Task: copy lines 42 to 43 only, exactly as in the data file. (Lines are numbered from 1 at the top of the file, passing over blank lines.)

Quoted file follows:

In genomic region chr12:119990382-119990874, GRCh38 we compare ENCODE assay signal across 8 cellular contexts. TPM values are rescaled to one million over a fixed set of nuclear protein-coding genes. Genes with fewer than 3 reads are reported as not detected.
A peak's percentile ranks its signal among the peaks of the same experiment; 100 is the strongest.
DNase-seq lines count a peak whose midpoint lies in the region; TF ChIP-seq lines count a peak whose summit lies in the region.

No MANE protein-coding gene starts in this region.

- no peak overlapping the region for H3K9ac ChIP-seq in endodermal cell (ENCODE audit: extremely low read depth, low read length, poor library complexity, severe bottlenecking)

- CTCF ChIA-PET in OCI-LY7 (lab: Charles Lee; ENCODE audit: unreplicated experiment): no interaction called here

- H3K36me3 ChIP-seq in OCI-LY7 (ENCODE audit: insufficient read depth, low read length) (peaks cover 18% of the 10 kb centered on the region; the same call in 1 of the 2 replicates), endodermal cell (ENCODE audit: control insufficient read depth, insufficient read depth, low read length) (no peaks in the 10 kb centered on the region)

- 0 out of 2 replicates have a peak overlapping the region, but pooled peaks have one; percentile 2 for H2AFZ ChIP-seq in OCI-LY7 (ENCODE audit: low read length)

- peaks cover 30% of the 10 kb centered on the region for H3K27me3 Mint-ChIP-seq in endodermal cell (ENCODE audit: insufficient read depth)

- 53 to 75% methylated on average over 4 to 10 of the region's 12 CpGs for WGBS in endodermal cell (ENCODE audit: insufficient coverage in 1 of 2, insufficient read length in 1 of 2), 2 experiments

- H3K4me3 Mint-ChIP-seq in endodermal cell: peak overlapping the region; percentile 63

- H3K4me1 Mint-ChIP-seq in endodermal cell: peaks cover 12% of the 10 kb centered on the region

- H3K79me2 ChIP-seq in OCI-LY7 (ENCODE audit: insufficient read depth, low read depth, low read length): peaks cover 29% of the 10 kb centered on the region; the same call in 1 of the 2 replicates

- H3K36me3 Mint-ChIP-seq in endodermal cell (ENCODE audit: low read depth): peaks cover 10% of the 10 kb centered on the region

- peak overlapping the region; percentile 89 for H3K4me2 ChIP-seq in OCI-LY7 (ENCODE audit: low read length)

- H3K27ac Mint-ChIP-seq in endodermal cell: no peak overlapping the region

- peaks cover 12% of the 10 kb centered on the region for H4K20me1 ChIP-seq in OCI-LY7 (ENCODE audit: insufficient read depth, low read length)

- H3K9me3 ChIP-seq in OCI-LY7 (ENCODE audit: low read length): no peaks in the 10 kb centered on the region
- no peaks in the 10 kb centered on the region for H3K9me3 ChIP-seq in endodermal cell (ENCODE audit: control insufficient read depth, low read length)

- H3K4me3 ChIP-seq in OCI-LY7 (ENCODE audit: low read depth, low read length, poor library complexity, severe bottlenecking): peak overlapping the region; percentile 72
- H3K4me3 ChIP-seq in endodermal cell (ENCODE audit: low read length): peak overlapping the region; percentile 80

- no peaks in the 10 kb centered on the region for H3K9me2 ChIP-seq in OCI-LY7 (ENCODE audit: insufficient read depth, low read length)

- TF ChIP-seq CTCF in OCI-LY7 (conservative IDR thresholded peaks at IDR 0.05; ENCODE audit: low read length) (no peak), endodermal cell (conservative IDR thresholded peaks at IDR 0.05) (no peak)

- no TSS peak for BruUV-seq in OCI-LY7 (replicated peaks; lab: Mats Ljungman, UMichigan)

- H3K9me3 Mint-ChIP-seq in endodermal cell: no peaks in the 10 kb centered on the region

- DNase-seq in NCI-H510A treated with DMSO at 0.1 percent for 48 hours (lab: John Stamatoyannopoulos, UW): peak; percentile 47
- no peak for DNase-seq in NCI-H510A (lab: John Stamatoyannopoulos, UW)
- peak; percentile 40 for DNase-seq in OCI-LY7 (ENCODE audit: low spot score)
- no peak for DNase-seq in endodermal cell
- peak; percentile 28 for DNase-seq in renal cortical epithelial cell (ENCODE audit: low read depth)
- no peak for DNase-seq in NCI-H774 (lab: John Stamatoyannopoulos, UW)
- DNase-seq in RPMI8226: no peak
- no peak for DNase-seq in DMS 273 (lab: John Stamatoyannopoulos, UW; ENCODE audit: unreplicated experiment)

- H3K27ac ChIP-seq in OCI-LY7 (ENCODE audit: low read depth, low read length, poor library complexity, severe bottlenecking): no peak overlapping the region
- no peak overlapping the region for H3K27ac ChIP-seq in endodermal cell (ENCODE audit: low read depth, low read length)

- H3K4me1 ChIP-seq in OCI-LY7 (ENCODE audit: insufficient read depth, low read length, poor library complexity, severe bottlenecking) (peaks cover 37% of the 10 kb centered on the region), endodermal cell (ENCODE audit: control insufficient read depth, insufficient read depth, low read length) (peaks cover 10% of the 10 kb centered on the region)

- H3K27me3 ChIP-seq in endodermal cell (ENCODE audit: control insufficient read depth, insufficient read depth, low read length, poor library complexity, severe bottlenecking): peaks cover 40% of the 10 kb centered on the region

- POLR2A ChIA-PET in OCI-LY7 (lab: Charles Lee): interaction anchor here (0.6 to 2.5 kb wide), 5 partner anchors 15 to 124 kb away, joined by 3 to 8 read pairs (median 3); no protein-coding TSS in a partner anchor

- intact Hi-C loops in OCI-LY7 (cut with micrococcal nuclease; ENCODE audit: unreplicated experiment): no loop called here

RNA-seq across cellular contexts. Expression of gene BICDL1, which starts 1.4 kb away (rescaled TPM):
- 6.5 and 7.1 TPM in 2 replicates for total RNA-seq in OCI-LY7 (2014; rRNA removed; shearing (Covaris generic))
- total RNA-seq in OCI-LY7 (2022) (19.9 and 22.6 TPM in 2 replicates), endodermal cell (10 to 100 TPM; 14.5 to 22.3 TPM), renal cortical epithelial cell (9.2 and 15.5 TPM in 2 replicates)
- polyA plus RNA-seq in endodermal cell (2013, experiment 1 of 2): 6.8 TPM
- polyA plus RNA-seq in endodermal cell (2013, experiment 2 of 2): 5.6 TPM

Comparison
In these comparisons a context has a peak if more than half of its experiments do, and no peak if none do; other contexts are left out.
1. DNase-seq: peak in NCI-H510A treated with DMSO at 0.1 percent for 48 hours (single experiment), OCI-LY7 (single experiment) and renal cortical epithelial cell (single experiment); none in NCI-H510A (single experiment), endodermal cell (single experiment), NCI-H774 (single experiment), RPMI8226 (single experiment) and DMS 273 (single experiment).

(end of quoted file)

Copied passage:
- total RNA-seq in OCI-LY7 (2022) (19.9 and 22.6 TPM in 2 replicates), endodermal cell (10 to 100 TPM; 14.5 to 22.3 TPM), renal cortical epithelial cell (9.2 and 15.5 TPM in 2 replicates)
- polyA plus RNA-seq in endodermal cell (2013, experiment 1 of 2): 6.8 TPM